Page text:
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Does this work?(or did i do it wrong?)fp1 proof by induction Watch

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    \displaystyle\sum_{r=1}^n r(r+1) = \dfrac{n(n+1)(n+2)}{3}


    n=1
    \displaystyle\sum_{r=1}^1 r(r+1) = \dfrac{1(1+1)(1+2)}{3}


    2=2


    n=k
    \displaystyle\sum_{r=1}^k r(r+1) = \dfrac{k(k+1)(k+2)}{3}



    n=k+1
    \displaystyle\sum_{r=1}^{k+1} r(r+1) = \sum_{r=1}^{k+1} r(r+1) +[k+1(k+1+1)]



    \displaystyle\sum_{r=1}^{k+1} r(r+1) = \dfrac{k(k+1)(k+2)}{3}+[k+1(k+2)]



    \displaystyle\sum_{r=1}^{k+1} r(r+1) = \dfrac{k(k+1)(k+2)+3[(k+1)(k+2)]}{3}



    \displaystyle\sum_{r=1}^{k+1} r(r+1) = \dfrac{(k+3)(k+1)(k+2)}{3}



    \displaystyle\sum_{r=1}^{k+1} r(r+1) = \dfrac{k+1(k+1+1)(k+1+2)}{3}


    since true for n=1 it's therefore true for n=2,3,4.....


    also what does nez^+ mean? it's looks really cool but i don't understand it
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    Yes, it looks right, watch out for bracketing errors.

    This:

    n=k+1


    Should be this:

    

  \displaystyle\sum_{r=1}^{k+1} r(r+1) = \sum_{r=1}^{k} r(r+1) +( k+1)(k+1+1)

    But other than that it's all right.
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    (Original post by huiop)


    also what does nez^+ mean? it's looks really cool but i don't understand it
     n \in \mathbb Z_+ means " n is an element of the set of positive integers"
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    (Original post by huiop)
    Proof by induction...
    Good (though that 2=2 is pointless). Just be careful of the brackets; I'm sure you got them in there correctly on the paper.

    n\in \mathbb{Z_+} means n belongs to the set of positive integers. Another indication could be n\in \mathbb{N} where it means that n is in the subset of natural numbers, n\not=0
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    You must not write 2 = 2 that is not correct.

    Write LHS = 2 RHS = 2 so true for n = 1.
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    Your proof needs to have some explanation too - also see my comment above.
    For example,
    'Assume true for some n = k'
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    (Original post by NotNotBatman)
    Yes, it looks right, watch out for bracketing errors.

    This:

    n=k+1


    Should be this:

    

  \displaystyle\sum_{r=1}^{k+1} r(r+1) = \sum_{r=1}^{k} r(r+1) +( k+1)(k+1+1)

    But other than that it's all right.
    oops, yes i was trying to correct them all before the replies came
    (Original post by NotNotBatman)
     n \in \mathbb Z_+ means " n is an element of the set of positive integers"
    ???? i don't quite understand
    (Original post by RDKGames)
    Good (though that 2=2 is pointless). Just be careful of the brackets; I'm sure you got them in there correctly on the paper.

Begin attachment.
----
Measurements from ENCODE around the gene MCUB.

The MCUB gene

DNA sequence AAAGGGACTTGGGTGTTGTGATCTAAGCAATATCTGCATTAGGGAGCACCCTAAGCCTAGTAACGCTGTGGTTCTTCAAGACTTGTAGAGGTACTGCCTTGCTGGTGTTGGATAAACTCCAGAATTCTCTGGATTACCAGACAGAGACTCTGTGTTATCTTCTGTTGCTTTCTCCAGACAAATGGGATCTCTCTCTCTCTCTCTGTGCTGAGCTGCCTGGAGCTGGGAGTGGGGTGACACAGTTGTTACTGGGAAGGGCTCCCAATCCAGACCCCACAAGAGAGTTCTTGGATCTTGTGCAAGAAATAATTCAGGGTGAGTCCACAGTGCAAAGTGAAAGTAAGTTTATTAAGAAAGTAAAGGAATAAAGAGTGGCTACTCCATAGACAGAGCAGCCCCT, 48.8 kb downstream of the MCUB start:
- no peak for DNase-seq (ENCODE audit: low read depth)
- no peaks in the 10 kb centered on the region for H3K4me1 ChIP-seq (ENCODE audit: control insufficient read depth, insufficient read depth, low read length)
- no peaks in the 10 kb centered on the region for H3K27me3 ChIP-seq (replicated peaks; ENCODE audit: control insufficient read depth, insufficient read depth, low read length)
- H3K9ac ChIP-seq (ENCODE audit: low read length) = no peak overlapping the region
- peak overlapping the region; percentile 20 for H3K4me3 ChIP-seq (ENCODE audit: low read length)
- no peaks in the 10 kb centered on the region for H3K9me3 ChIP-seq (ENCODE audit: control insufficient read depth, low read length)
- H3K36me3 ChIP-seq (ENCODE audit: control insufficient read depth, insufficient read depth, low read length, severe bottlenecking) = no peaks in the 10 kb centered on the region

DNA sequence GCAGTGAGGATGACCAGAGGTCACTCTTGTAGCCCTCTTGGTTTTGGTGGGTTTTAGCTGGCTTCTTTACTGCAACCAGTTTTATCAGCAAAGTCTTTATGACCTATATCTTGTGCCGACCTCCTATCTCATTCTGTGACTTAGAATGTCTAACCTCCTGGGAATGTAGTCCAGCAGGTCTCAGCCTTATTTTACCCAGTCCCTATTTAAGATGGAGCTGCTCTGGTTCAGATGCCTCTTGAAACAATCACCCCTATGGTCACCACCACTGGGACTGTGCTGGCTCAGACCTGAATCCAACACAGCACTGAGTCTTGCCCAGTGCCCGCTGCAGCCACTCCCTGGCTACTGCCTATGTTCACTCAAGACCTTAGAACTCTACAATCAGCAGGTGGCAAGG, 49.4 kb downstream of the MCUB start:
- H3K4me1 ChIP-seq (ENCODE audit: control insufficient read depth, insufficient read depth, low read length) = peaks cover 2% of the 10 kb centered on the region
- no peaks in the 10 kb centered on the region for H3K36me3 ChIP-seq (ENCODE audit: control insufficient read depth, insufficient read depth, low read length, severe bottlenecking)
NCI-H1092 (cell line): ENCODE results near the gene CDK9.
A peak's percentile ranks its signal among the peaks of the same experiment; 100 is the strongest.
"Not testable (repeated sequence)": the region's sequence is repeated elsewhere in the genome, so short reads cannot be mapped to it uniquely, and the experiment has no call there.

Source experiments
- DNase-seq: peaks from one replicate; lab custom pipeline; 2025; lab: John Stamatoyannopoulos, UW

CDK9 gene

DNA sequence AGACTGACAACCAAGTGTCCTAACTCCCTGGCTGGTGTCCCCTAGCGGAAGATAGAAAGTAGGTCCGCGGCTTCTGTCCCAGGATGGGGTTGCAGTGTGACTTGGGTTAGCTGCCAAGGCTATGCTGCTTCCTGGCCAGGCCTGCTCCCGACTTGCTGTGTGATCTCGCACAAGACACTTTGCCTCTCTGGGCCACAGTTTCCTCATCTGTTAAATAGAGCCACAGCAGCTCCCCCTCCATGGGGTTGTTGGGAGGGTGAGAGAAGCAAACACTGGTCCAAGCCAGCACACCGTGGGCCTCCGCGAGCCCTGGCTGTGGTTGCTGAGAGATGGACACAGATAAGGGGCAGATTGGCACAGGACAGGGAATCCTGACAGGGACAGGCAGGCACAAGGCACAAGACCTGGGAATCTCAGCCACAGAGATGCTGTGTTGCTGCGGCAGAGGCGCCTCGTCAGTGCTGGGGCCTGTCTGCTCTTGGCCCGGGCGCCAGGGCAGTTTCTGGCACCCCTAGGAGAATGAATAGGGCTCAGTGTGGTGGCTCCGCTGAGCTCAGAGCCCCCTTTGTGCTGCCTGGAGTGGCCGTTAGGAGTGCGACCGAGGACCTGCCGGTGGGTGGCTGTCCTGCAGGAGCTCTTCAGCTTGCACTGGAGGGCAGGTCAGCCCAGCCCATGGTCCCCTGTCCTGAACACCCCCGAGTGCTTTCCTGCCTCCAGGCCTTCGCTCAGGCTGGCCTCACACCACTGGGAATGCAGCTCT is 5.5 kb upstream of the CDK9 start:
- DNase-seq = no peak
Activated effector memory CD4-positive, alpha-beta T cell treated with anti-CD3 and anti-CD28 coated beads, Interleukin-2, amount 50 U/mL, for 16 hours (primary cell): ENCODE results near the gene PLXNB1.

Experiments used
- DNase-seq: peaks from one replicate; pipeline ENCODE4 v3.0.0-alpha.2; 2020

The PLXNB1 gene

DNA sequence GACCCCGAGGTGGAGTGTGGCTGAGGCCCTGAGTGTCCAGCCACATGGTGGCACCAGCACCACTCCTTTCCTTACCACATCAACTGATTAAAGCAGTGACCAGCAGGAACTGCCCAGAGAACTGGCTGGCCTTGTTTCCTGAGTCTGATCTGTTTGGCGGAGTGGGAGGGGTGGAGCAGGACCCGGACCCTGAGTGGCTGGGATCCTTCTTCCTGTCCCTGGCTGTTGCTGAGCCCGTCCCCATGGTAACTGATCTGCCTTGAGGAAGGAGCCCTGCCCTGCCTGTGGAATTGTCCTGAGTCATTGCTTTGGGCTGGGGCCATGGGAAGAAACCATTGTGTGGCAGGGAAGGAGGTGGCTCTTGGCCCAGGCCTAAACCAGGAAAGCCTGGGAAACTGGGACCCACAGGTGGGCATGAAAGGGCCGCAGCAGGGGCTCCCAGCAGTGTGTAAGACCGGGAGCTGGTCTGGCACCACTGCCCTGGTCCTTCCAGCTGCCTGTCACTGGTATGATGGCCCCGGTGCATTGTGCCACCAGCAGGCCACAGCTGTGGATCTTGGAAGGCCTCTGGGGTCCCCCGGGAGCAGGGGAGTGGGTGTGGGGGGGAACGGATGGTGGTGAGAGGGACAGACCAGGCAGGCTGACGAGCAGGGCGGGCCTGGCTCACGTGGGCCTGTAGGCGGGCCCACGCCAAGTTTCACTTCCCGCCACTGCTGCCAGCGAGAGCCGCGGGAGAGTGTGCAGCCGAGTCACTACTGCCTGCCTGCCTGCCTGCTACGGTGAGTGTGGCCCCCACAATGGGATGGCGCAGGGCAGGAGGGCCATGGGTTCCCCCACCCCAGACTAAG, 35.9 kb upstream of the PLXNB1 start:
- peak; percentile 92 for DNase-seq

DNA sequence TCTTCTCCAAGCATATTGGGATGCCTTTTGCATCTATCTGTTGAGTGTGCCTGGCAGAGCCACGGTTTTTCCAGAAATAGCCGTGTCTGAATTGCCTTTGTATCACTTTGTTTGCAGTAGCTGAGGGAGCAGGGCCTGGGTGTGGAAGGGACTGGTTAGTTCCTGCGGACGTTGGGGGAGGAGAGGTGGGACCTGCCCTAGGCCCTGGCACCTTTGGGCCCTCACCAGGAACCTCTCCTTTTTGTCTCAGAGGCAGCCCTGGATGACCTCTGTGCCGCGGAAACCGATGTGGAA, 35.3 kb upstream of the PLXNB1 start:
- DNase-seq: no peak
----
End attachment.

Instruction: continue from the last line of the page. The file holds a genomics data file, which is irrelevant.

n\in \mathbb{Z_+} means n belongs to the set of positive integers. Another indication could be n\in \mathbb{N} where it means that n is in the subset of natural numbers, n\not=0
    oops yea... corrected now...

    so is it suppsoed to mean n is any positive number? i don't quite understand i know n by itself just means n, the e stands for any then the z i don't know what that is :/
    (Original post by Muttley79)
    You must not write 2 = 2 that is not correct.

    Write LHS = 2 RHS = 2 so true for n = 1.
    o.o
    ok so that's a better way to express it?
    (Original post by Muttley79)
    Your proof needs to have some explanation too - also see my comment above.
    For example,
    'Assume true for some n = k'
    ok thanks
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    (Original post by huiop)
    oops yea... corrected now...

    so is it suppsoed to mean n is any positive number? i don't quite understand i know n by itself just means n, the e stands for any then the z i don't know what that is :/
    Top line of: http://www.math.ku.edu/~porter/Math_symbols%20.pdf

    By saying n \in \mathbb{Z} you are restricting what types of values n can be. The Z gets rid off any fractions and irrationals, thus leaving positive/negative integers. By saying n \in \mathbb{Z_+} you are specifying it further down to only POSITIVE integers.
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    (Original post by RDKGames)
    Top line of: http://www.math.ku.edu/~porter/Math_symbols%20.pdf

    By saying n \in \mathbb{Z} you are restricting what types of values n can be. The Z gets rid off any fractions and irrationals, thus leaving positive/negative integers. By saying n \in \mathbb{Z_+} you are specifying it further down to only POSITIVE integers.
    ooh ok so it means any positive integer thanks a ton
 
 
 
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